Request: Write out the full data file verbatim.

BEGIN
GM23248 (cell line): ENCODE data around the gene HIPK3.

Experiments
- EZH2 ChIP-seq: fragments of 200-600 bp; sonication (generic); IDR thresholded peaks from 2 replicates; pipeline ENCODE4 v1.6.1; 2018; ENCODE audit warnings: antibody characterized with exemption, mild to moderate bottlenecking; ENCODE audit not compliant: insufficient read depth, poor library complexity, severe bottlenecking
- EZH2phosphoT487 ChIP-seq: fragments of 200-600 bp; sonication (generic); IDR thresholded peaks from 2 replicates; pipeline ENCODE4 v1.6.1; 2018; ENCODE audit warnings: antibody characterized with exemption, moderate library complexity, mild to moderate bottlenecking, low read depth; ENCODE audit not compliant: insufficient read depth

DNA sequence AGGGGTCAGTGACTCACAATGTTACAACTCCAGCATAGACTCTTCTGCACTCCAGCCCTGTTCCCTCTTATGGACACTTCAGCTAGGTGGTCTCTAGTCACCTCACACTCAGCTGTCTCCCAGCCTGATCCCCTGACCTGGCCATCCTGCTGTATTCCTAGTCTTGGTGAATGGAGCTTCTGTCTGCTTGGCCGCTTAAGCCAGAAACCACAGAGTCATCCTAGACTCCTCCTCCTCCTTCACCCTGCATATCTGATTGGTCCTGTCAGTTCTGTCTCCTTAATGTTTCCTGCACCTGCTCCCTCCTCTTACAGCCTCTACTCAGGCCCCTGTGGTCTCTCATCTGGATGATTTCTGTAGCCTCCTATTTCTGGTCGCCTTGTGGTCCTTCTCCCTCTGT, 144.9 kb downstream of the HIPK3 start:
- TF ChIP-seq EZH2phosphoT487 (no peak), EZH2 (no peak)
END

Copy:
GM23248 (cell line): ENCODE data around the gene HIPK3.

Experiments
- EZH2 ChIP-seq: fragments of 200-600 bp; sonication (generic); IDR thresholded peaks from 2 replicates; pipeline ENCODE4 v1.6.1; 2018; ENCODE audit warnings: antibody characterized with exemption, mild to moderate bottlenecking; ENCODE audit not compliant: insufficient read depth, poor library complexity, severe bottlenecking
- EZH2phosphoT487 ChIP-seq: fragments of 200-600 bp; sonication (generic); IDR thresholded peaks from 2 replicates; pipeline ENCODE4 v1.6.1; 2018; ENCODE audit warnings: antibody characterized with exemption, moderate library complexity, mild to moderate bottlenecking, low read depth; ENCODE audit not compliant: insufficient read depth

DNA sequence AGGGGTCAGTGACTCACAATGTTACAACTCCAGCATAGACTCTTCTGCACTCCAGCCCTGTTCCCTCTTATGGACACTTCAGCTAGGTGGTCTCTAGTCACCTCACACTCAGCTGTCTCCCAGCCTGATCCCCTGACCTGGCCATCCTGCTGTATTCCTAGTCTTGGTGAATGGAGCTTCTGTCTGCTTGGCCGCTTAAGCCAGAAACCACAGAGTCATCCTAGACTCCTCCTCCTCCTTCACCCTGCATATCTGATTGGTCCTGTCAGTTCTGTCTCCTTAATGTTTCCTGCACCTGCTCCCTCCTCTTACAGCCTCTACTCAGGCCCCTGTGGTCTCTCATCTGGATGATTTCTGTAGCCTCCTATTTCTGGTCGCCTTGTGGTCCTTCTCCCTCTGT, 144.9 kb downstream of the HIPK3 start:
- TF ChIP-seq EZH2phosphoT487 (no peak), EZH2 (no peak)